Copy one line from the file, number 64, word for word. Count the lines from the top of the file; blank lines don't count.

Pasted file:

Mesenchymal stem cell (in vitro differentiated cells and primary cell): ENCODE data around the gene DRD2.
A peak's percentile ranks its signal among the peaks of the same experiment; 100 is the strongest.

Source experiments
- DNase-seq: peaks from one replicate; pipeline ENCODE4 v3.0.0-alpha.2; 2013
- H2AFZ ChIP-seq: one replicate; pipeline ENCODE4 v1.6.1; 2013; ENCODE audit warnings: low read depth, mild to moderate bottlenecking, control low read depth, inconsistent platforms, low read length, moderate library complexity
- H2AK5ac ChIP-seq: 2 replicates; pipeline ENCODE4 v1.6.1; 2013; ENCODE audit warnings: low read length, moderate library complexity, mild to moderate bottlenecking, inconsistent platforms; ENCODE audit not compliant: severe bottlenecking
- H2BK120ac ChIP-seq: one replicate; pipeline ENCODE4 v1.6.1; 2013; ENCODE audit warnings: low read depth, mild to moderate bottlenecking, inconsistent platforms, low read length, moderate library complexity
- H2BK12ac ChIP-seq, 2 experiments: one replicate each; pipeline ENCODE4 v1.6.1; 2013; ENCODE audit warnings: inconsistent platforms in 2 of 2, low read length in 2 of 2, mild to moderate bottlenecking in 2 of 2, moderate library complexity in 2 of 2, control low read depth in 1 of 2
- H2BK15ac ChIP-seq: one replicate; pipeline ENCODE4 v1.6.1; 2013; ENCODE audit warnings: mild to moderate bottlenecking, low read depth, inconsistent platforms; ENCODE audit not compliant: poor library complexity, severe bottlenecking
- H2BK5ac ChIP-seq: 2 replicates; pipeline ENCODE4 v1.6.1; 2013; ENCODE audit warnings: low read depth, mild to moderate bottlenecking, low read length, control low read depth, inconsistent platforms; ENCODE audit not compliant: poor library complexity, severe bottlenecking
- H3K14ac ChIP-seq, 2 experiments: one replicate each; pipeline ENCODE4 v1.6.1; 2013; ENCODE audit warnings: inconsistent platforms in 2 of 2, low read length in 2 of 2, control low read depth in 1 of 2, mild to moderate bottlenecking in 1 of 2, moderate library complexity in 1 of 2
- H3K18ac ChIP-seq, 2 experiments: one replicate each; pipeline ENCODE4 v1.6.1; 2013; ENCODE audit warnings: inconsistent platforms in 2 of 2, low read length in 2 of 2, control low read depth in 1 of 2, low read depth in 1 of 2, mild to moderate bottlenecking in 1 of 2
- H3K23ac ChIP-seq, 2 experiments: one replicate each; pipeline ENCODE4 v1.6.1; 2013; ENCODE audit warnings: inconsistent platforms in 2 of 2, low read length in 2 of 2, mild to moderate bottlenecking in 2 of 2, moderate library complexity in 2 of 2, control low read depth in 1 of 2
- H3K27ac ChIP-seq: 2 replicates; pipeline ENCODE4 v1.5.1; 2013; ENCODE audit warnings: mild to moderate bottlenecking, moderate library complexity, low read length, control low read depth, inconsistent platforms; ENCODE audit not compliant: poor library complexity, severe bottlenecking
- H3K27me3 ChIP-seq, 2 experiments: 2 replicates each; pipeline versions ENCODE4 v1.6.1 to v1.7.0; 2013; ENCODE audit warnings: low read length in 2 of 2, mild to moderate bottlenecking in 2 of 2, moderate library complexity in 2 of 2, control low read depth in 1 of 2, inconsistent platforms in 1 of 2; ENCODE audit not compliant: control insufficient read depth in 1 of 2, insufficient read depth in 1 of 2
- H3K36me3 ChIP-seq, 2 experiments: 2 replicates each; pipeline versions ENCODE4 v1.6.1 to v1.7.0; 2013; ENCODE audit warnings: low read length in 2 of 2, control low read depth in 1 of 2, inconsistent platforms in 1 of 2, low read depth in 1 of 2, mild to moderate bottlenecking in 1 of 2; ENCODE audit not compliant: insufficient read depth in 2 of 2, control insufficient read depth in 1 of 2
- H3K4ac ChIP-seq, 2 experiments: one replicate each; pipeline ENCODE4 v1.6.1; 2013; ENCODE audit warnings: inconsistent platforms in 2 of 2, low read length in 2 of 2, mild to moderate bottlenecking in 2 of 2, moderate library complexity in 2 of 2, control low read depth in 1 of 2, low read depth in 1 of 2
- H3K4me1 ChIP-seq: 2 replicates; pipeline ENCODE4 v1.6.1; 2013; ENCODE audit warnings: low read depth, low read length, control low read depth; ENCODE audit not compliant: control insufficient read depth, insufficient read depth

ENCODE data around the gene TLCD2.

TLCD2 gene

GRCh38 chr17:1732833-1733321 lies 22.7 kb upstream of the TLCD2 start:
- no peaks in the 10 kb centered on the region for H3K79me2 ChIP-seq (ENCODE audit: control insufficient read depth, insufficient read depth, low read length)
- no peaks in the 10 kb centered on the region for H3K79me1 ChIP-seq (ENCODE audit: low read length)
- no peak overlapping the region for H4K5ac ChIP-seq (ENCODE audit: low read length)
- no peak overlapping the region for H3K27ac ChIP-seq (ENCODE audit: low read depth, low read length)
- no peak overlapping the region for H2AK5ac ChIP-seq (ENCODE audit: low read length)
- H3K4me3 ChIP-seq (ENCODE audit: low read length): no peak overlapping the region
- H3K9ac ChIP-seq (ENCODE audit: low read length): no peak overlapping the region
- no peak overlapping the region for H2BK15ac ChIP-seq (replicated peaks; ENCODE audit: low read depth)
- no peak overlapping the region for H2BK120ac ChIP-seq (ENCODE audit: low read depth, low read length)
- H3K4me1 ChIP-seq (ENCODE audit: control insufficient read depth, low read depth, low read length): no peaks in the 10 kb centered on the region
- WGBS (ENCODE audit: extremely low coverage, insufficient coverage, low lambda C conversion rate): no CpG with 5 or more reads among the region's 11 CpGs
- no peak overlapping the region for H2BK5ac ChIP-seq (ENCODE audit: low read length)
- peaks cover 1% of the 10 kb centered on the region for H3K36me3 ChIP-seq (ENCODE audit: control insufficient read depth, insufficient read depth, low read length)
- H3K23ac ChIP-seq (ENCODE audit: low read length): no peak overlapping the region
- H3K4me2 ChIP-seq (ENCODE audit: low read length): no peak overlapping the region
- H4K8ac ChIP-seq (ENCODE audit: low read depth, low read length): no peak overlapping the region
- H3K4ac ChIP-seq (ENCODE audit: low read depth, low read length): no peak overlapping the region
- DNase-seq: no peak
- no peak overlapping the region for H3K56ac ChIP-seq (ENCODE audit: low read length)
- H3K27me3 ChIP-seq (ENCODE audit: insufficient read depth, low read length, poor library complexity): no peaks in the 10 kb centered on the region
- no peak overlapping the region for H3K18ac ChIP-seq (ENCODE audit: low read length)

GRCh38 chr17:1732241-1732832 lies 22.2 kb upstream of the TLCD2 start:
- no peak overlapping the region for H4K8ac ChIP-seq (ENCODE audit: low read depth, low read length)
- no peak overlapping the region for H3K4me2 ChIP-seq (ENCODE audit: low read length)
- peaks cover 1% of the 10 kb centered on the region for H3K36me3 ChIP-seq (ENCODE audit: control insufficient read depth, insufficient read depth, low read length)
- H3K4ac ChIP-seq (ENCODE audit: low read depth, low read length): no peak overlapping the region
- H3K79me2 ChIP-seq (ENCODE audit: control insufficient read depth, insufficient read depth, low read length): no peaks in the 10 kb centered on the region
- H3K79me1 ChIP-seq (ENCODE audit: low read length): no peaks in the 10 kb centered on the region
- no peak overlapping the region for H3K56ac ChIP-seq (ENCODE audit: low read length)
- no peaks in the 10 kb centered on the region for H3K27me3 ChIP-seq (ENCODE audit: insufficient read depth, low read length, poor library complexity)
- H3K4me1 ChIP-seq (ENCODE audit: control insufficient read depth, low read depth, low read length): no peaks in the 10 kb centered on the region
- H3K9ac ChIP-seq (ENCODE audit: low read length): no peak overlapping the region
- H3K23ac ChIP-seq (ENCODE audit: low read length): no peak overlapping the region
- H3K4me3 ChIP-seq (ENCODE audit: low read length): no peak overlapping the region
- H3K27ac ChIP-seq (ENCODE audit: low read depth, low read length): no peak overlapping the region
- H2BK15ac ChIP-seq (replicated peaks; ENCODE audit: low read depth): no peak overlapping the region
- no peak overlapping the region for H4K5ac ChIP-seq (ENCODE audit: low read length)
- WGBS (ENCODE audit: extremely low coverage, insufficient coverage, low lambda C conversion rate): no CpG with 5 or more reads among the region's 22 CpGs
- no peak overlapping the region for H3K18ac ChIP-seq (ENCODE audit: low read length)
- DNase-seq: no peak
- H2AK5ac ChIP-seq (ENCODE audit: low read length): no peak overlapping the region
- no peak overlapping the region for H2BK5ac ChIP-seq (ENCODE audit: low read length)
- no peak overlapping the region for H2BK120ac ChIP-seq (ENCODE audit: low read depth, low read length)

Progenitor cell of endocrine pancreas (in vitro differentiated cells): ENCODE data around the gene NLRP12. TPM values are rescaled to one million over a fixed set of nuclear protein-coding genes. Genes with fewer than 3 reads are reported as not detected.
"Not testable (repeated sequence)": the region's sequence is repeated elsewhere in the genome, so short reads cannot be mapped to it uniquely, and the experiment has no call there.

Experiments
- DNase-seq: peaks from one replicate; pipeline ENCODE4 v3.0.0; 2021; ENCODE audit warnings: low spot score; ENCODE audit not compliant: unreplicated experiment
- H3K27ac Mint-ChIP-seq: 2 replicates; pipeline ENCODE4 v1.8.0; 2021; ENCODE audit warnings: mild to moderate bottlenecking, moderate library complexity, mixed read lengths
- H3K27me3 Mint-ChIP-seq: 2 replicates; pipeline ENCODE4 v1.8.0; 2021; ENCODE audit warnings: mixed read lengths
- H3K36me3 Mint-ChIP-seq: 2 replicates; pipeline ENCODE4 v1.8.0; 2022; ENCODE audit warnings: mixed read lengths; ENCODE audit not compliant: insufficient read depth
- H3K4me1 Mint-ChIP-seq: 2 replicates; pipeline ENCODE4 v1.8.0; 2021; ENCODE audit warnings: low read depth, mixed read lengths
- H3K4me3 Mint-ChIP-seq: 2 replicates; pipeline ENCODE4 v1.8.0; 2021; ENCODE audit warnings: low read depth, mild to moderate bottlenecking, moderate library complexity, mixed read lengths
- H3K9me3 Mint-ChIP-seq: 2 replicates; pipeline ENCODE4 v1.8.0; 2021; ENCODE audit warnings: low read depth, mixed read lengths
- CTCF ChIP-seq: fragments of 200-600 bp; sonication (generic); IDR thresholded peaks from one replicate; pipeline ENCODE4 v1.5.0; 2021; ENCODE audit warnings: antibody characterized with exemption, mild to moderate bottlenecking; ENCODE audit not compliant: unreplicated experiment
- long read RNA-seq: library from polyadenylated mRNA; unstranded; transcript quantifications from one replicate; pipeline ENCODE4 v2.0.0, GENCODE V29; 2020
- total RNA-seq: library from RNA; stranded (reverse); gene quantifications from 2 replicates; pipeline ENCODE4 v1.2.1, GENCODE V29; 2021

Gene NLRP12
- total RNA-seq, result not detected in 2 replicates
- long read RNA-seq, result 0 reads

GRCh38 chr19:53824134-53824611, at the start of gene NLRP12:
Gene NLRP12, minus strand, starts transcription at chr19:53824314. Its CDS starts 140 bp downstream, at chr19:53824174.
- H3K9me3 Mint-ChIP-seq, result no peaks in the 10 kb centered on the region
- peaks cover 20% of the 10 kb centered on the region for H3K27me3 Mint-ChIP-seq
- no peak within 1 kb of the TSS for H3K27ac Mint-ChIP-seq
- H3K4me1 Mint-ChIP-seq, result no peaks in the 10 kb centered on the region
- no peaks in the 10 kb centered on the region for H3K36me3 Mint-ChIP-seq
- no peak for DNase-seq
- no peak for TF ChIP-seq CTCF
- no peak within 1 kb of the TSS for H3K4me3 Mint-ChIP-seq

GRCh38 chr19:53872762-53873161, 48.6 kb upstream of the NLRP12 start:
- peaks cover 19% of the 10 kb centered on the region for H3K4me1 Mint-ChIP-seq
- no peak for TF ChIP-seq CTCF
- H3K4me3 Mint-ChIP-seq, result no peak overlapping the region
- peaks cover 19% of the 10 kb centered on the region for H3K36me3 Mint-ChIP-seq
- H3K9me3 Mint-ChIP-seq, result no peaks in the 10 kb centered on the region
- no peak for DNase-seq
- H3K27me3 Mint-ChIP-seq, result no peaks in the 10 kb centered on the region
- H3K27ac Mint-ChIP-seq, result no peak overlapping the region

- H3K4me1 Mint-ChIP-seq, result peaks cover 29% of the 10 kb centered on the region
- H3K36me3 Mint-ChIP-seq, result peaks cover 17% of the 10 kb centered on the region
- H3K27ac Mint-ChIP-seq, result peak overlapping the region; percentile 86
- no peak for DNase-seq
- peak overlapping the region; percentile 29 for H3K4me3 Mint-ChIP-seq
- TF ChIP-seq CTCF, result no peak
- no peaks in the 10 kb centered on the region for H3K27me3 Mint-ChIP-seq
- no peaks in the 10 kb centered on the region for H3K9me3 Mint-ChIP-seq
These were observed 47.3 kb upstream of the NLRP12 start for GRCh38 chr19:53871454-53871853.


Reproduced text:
- no peak overlapping the region for H2BK120ac ChIP-seq (ENCODE audit: low read depth, low read length)